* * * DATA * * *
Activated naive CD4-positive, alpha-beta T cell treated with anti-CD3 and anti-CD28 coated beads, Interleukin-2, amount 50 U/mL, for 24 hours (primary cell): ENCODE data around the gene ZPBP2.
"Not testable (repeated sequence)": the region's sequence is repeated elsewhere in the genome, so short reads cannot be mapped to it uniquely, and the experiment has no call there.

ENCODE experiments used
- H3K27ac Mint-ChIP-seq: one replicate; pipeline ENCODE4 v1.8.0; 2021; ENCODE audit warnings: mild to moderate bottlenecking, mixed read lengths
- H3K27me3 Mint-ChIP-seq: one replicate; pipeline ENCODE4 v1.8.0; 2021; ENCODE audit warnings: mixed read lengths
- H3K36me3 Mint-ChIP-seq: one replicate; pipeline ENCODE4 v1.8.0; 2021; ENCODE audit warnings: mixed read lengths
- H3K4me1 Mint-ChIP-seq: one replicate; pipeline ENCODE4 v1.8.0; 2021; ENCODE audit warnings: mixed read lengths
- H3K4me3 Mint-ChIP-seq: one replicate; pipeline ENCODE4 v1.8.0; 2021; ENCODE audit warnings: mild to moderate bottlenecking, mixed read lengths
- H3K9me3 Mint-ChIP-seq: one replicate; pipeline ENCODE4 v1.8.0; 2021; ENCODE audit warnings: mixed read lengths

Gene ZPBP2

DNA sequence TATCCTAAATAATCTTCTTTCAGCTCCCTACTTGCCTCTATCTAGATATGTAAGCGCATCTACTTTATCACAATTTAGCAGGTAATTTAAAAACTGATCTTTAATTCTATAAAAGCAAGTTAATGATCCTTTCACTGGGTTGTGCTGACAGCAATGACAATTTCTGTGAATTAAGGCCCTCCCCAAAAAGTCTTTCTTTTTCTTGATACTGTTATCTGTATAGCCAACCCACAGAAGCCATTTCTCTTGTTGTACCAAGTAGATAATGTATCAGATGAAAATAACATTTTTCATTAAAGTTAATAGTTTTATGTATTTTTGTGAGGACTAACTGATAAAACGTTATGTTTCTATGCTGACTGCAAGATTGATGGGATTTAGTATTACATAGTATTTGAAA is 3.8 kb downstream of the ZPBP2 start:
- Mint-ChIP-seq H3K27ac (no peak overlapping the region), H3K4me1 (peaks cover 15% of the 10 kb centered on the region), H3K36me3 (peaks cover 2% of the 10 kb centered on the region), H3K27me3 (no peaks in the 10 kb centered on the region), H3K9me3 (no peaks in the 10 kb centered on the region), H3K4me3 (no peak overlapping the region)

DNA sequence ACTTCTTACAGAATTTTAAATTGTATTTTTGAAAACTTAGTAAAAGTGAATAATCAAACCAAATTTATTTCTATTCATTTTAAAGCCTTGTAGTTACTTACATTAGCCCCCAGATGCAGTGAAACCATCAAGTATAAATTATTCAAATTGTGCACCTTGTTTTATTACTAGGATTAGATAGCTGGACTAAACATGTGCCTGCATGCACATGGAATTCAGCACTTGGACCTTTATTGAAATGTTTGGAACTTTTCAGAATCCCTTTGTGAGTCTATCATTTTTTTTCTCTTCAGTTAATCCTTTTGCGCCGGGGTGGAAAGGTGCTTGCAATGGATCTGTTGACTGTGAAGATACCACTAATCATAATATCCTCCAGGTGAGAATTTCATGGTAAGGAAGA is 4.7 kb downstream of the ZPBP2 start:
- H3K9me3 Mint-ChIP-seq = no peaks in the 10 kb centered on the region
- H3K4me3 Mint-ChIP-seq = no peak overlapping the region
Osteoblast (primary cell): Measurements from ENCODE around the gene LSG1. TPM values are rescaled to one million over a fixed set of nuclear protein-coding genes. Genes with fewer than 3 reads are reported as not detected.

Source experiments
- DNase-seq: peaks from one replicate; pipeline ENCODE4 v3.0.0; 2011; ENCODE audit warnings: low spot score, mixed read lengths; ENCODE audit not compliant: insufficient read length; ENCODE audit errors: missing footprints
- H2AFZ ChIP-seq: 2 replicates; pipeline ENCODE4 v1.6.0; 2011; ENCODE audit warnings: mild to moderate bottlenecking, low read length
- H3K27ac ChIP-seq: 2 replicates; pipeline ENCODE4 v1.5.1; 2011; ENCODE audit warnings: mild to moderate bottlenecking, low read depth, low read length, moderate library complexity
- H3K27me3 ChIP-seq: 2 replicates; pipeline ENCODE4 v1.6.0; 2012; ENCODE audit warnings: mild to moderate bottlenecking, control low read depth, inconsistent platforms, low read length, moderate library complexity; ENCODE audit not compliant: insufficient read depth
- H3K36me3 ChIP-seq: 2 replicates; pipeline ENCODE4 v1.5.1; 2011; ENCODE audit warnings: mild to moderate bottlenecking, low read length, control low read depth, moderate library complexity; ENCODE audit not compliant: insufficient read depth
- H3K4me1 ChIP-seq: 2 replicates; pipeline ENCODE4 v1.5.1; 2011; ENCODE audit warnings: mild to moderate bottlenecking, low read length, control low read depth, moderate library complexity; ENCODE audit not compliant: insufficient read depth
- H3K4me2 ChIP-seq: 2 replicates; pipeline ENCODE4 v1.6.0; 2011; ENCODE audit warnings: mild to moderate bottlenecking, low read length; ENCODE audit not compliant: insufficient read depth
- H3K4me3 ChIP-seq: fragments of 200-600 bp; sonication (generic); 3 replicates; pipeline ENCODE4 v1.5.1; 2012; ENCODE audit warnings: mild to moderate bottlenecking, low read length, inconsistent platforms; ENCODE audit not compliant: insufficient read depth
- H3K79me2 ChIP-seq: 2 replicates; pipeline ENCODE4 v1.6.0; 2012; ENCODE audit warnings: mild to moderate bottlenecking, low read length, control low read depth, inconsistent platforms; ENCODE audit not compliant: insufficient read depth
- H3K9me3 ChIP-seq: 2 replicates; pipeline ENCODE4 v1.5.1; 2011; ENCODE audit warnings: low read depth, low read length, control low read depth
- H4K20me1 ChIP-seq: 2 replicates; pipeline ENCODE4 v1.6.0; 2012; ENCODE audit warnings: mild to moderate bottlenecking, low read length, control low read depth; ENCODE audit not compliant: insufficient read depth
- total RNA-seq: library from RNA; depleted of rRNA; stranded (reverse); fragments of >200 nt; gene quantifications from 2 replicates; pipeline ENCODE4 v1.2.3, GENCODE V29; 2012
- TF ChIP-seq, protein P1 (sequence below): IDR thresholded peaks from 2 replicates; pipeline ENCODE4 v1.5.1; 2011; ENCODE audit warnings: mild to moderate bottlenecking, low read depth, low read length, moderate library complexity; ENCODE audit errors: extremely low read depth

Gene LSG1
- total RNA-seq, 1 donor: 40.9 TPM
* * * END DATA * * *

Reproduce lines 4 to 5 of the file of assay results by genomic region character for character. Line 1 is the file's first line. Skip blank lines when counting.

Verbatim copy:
- H3K27ac Mint-ChIP-seq: one replicate; pipeline ENCODE4 v1.8.0; 2021; ENCODE audit warnings: mild to moderate bottlenecking, mixed read lengths
- H3K27me3 Mint-ChIP-seq: one replicate; pipeline ENCODE4 v1.8.0; 2021; ENCODE audit warnings: mixed read lengths